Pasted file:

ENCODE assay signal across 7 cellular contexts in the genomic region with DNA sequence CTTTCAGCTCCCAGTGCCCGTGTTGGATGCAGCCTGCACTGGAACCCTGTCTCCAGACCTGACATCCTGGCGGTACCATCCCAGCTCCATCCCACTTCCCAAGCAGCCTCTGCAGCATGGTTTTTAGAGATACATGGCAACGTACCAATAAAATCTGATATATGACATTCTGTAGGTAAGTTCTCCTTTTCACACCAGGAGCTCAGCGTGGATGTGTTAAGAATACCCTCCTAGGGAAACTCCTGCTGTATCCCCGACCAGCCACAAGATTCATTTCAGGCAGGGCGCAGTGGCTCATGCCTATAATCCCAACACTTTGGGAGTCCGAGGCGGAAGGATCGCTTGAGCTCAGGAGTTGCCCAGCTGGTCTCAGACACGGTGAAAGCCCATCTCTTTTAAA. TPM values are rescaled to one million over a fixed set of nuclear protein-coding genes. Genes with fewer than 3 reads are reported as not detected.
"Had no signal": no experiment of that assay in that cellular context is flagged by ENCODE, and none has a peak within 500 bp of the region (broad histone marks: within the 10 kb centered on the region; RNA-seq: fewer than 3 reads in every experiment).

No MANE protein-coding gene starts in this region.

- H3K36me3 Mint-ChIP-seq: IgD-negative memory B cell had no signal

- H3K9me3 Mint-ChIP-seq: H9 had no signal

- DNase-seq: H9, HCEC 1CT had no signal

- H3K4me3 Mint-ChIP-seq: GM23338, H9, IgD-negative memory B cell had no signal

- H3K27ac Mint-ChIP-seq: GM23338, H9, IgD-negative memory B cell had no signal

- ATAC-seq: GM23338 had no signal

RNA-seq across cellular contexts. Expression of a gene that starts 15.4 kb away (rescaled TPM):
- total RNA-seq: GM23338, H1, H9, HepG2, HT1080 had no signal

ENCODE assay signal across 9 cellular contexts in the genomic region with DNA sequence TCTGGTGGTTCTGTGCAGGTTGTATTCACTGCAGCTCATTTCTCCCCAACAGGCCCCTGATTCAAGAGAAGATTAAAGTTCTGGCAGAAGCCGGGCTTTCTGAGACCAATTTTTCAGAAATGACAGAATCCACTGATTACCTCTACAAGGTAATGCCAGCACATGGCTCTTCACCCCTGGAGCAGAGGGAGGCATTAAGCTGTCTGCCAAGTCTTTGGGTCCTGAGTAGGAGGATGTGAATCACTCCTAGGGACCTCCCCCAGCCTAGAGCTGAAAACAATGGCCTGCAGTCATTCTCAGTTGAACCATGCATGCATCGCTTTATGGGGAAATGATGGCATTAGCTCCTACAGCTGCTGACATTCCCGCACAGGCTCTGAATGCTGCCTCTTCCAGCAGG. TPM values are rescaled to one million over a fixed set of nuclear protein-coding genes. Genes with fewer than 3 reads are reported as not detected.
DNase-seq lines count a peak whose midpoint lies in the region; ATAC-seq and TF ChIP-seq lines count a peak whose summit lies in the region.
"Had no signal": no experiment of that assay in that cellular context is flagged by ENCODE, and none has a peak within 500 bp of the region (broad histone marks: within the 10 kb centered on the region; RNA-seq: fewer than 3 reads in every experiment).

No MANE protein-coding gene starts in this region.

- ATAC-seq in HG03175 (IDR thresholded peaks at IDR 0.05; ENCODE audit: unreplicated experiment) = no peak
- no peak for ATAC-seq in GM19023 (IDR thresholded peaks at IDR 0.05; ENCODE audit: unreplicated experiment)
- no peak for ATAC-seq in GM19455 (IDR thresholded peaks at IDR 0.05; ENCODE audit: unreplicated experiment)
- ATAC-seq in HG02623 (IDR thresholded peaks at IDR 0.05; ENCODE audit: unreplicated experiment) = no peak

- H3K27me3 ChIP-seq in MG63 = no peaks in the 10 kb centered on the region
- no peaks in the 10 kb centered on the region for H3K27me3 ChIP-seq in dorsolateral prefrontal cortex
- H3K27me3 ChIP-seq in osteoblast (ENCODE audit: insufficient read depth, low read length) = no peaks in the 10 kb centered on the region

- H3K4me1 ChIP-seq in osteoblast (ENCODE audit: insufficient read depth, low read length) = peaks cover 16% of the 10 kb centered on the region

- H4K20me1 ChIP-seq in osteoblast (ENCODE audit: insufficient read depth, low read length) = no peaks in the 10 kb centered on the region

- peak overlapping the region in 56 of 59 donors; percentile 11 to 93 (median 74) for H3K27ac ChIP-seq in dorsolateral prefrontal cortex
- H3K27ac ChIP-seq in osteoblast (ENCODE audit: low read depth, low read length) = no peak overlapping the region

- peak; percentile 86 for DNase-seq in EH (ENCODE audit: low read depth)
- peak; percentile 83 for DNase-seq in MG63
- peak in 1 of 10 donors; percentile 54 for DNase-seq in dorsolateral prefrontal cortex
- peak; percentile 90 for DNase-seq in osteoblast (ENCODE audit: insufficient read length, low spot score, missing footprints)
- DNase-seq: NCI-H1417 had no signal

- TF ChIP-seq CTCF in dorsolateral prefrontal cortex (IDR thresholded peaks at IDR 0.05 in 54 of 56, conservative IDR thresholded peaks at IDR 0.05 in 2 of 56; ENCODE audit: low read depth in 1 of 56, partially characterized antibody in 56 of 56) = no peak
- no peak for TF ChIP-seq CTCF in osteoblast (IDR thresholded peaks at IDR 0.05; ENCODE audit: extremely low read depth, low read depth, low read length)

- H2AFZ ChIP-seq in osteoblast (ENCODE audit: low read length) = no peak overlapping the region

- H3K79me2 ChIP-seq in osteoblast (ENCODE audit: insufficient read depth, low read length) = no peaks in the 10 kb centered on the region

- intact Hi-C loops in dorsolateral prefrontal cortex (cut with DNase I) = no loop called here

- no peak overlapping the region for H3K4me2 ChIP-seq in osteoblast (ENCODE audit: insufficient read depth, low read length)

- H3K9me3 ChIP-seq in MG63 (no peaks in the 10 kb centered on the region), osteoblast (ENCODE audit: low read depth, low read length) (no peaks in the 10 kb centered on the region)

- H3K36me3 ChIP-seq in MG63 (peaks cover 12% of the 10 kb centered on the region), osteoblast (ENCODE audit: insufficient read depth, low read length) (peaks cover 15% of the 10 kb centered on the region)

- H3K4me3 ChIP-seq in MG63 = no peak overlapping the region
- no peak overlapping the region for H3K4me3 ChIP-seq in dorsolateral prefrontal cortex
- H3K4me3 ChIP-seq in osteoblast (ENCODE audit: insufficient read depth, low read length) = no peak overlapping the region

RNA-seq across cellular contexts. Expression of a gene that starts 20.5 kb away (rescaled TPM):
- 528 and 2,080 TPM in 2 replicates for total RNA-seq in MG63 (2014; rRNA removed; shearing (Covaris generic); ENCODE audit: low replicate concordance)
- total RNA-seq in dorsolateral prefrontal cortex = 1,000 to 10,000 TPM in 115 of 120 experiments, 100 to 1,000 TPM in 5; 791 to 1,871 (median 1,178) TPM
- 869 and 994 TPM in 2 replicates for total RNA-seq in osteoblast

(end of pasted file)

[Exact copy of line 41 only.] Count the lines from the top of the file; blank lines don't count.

- no peak overlapping the region for H3K4me3 ChIP-seq in dorsolateral prefrontal cortex